Google has identified eight parameters including location, camera, contacts and so on, to help you give permissions for these. So for instance, in WhatsApp if you want to send a voice message, the App Permissions tab will pop up, asking you for permission to use the microphone. You can also revoke the permission later if you so wish. Also, app updates will also not ask you for permissions off the bat, unless you are using a feature which needs you to grant that particular app some permission.
Web Experience: Custom Chrome Tabs
The web browsing experience with the Chrome browser also gets a shot in the arm. Chrome Custom tabs, a new feature, that will let you include webviews within a particular app, without the need to switch to the Chrome browser on your phone. The Chrome browser will run atop your app (in case you click on any link within the app). Features such as automatic sign-in, saved passwords, autofill will work on the apps seamlessly. Also the Chrome Custom tab will take up the colours and fonts of the app it is being opened within, to make it seem like a seamless experience. In principle it seems closer to Facebook’s Instant Articles, with the difference being that the Chrome Custom tabs will make you feel like you are within the app that you are browsing.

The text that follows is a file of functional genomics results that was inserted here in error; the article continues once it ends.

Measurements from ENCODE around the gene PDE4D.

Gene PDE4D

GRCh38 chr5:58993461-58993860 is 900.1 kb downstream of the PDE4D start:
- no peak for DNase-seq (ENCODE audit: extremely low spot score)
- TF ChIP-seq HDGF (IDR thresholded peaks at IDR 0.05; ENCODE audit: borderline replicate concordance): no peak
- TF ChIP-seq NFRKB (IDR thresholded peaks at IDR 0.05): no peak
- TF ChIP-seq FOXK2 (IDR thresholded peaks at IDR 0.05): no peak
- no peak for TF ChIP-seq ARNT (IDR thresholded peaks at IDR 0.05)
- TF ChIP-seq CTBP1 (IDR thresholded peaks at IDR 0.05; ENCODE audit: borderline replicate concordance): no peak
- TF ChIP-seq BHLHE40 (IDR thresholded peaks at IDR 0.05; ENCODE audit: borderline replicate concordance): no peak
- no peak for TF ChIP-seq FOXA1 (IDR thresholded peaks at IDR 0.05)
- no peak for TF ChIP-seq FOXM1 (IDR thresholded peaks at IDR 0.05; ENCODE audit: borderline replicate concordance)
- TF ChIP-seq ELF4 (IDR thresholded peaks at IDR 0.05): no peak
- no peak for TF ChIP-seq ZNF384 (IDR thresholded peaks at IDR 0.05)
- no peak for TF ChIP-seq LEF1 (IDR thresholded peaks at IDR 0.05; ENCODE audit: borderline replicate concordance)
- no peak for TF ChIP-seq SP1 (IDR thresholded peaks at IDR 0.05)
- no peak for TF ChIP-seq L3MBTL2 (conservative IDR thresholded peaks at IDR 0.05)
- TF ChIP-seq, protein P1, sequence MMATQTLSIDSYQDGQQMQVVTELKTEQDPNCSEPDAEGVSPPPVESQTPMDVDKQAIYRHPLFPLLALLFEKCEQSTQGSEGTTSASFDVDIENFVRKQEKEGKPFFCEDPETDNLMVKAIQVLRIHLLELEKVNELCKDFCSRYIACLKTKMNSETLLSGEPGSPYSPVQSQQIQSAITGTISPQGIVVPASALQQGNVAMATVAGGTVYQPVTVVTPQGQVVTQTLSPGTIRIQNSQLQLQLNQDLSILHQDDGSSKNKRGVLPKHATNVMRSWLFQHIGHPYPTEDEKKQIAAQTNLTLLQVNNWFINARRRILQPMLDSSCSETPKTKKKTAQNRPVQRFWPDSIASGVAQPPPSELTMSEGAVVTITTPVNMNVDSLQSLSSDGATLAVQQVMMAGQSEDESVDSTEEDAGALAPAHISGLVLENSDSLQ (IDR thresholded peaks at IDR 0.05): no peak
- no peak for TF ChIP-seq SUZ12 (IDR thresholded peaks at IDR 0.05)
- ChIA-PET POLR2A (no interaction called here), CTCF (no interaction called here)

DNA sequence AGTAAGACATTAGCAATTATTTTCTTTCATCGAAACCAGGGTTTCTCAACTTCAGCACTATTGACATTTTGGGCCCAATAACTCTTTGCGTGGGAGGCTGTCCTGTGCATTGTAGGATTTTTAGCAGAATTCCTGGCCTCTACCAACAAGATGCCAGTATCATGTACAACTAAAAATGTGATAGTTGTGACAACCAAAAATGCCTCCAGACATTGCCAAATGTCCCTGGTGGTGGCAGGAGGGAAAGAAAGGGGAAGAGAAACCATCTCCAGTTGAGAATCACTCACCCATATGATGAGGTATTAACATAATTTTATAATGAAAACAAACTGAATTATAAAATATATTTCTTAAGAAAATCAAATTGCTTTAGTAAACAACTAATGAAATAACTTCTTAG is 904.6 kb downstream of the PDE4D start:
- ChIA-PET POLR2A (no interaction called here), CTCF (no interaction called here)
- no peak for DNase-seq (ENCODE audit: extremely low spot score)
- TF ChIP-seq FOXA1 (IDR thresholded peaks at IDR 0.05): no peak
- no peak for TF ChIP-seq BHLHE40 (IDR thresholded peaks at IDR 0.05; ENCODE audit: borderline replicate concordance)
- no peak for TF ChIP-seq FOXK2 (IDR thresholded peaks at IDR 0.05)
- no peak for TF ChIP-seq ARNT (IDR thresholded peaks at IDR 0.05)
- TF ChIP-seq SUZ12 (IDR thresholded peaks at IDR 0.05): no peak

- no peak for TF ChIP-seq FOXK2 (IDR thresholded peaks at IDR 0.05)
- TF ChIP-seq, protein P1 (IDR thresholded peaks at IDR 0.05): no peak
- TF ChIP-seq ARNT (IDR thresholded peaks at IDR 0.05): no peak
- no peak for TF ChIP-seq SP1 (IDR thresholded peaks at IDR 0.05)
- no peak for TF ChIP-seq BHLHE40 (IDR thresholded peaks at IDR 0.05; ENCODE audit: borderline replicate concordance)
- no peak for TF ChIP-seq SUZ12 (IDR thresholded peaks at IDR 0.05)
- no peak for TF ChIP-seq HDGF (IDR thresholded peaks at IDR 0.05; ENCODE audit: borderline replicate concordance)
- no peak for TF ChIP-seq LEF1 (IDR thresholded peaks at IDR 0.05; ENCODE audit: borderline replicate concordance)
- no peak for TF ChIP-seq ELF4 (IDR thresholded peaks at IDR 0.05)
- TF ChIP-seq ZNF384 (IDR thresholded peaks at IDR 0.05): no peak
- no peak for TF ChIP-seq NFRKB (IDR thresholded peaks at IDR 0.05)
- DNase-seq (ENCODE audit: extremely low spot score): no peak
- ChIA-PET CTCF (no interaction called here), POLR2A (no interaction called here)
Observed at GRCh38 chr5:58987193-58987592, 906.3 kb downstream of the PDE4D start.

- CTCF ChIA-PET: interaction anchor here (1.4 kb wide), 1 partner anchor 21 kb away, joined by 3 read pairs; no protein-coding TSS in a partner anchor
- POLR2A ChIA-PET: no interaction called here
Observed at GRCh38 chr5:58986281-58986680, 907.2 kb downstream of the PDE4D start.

Android currently supports the app linking system, also known as Intents, which gives you the choice to open a particular web link in a web browser or an app. Before, if you had a Twitter link in say your inbox and you clicked on it, you got a prompt asking if you want to open the link in your browser or within the Twitter app, which is installed on your phone.
Android M will let developers add in an auto-verify feature within their code, which will help open the link within the respective app (provided the app is installed on your phone). In the background, the Android M OS will verify the link with the app’s server and post-authentication will proceed to open the link within the app itself, without asking you where you want to open the link.